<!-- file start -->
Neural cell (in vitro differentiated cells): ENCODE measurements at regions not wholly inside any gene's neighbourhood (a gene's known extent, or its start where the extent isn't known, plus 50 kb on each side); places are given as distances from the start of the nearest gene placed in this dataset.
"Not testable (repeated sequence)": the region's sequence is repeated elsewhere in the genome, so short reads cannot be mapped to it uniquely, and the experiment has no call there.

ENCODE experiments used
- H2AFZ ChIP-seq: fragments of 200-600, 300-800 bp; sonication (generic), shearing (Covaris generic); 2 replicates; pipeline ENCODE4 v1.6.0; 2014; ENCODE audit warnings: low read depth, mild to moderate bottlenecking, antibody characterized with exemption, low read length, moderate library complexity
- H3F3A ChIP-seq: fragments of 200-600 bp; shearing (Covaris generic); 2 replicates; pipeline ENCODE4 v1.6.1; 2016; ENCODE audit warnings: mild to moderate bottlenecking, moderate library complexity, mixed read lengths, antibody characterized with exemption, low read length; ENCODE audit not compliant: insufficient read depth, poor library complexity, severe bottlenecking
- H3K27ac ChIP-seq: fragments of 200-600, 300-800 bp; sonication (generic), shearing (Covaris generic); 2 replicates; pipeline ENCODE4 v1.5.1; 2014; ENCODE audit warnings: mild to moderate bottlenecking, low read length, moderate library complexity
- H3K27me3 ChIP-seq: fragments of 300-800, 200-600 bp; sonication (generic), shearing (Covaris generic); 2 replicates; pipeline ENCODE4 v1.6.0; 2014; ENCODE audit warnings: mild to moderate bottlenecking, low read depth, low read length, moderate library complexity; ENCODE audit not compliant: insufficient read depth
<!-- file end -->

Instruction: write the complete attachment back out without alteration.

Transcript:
Neural cell (in vitro differentiated cells): ENCODE measurements at regions not wholly inside any gene's neighbourhood (a gene's known extent, or its start where the extent isn't known, plus 50 kb on each side); places are given as distances from the start of the nearest gene placed in this dataset.
"Not testable (repeated sequence)": the region's sequence is repeated elsewhere in the genome, so short reads cannot be mapped to it uniquely, and the experiment has no call there.

ENCODE experiments used
- H2AFZ ChIP-seq: fragments of 200-600, 300-800 bp; sonication (generic), shearing (Covaris generic); 2 replicates; pipeline ENCODE4 v1.6.0; 2014; ENCODE audit warnings: low read depth, mild to moderate bottlenecking, antibody characterized with exemption, low read length, moderate library complexity
- H3F3A ChIP-seq: fragments of 200-600 bp; shearing (Covaris generic); 2 replicates; pipeline ENCODE4 v1.6.1; 2016; ENCODE audit warnings: mild to moderate bottlenecking, moderate library complexity, mixed read lengths, antibody characterized with exemption, low read length; ENCODE audit not compliant: insufficient read depth, poor library complexity, severe bottlenecking
- H3K27ac ChIP-seq: fragments of 200-600, 300-800 bp; sonication (generic), shearing (Covaris generic); 2 replicates; pipeline ENCODE4 v1.5.1; 2014; ENCODE audit warnings: mild to moderate bottlenecking, low read length, moderate library complexity
- H3K27me3 ChIP-seq: fragments of 300-800, 200-600 bp; sonication (generic), shearing (Covaris generic); 2 replicates; pipeline ENCODE4 v1.6.0; 2014; ENCODE audit warnings: mild to moderate bottlenecking, low read depth, low read length, moderate library complexity; ENCODE audit not compliant: insufficient read depth